Hot on HuffPost Parents:
Breastfeeding Doll Sparks Controversy
Bebé Gloten, a new breastfeeding doll from a Spanish toy company, is stirring up a lot of controversy. Parents and experts are wondering whether the benefits of playing "breastfeeding mommy" outweigh the age-appropriateness of a doll that requires girls to wear a vest with plastic flowers that lay over their nipples and creates a sucking sound when the doll is next to the area. If you're curious, view this brief YouTube demonstration provided by the manufacturer.
"It's like introducing sex education in first grade instead of seventh or eighth grade," said Dr. Alvarez. "Or, it could inadvertently lead little girls to become traumatized. You never know the effects this could have until she's older."
Dr. Alvarez's analysis is downright silly, especially from a medical authority. One wonders just how much time the doctor spends with young children. As a breast-feeding mom of five, I can tell you that all of my kids, including my boys, have used dolls to imitate me while I breastfed. It's ridiculous to think that this kind of play could "inadvertently" traumatize them or lead to early sexual activity.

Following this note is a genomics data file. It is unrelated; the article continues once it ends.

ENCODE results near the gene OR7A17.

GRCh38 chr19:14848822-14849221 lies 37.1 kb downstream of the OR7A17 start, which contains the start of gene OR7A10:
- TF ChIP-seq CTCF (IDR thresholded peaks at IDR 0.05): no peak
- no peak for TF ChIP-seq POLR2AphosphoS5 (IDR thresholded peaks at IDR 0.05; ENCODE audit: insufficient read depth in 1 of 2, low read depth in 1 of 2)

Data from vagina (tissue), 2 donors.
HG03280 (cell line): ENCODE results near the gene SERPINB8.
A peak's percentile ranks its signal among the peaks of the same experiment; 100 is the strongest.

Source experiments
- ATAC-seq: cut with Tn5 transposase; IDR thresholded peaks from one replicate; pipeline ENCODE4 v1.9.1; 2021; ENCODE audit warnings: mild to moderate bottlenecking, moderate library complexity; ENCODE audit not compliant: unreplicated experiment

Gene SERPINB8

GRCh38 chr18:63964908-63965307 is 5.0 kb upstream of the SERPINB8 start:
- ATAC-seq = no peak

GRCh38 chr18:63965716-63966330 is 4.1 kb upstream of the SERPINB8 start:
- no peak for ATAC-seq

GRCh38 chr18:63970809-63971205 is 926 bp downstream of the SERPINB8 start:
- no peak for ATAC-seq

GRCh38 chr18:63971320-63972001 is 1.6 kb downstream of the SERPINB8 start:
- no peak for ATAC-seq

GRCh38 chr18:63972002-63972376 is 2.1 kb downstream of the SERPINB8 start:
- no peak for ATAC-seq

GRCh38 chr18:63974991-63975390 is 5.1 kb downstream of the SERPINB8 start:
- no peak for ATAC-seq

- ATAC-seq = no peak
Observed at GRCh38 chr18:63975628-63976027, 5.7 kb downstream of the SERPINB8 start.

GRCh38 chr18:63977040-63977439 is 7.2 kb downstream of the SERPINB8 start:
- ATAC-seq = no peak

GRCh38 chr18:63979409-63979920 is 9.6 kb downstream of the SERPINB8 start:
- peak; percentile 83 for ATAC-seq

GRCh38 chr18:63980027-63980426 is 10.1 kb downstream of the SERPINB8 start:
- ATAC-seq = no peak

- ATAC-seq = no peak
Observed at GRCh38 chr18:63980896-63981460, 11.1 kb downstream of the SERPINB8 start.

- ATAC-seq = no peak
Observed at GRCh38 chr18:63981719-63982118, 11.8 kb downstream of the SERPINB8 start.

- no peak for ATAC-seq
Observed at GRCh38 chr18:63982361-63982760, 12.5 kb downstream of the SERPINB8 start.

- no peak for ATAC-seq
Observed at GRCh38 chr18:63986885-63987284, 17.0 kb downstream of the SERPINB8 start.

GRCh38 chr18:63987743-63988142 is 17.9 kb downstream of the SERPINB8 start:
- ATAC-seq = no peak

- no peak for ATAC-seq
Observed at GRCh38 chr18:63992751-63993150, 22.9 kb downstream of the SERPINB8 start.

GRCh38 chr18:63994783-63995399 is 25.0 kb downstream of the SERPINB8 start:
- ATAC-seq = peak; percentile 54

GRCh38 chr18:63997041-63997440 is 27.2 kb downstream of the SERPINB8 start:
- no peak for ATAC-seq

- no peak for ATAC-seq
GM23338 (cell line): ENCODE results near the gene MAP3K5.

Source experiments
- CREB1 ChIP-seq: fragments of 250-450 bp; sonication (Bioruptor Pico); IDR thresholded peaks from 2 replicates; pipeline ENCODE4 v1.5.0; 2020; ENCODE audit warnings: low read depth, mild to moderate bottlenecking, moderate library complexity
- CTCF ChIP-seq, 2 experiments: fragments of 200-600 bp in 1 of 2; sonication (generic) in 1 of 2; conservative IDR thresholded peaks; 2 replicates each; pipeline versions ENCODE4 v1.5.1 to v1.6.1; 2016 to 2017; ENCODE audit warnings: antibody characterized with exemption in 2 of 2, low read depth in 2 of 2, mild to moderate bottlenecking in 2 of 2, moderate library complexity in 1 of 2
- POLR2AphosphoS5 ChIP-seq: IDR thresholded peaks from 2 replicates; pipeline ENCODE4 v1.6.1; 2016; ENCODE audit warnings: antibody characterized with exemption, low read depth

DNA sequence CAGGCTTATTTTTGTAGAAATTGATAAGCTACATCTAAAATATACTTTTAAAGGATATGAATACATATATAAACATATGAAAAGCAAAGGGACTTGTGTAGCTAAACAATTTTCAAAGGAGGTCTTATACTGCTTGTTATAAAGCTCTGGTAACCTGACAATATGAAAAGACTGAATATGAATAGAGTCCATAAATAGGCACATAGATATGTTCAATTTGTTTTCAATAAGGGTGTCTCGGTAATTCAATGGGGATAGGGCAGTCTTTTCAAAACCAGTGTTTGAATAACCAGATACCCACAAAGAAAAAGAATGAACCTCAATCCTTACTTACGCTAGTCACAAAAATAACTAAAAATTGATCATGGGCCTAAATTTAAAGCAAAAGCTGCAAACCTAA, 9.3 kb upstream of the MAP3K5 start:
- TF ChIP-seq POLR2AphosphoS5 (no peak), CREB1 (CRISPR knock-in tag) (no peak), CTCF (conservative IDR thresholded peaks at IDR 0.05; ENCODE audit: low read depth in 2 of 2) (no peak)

It strikes me that desexualizing breastfeeding is precisely the goal of Bebé Gloten and that the more casual and public we are about the need for babies to nurse, the more quickly our society will adopt a normal attitude toward a very normal human function.
While I think Bebé Gloten is harmless, I sympathize with those moms who say that the vest contraption is a little creepy. Both toy companies and parents are guilty of interfering in the magical, imaginative world of children and far too many toys these days are focused on instructing and entertaining, rather than sparking the creativity children naturally possess. Little girls don't really need battery-operated sucking sounds to learn the virtues of breastfeeding (witness this YouTube clip of a toddler nursing an old-fashion babydoll).They just need to see moms, aunts and grown-up friends who breastfeed.Their God-given imaginations will do the rest.
Start by teaching him that it is safe to do so.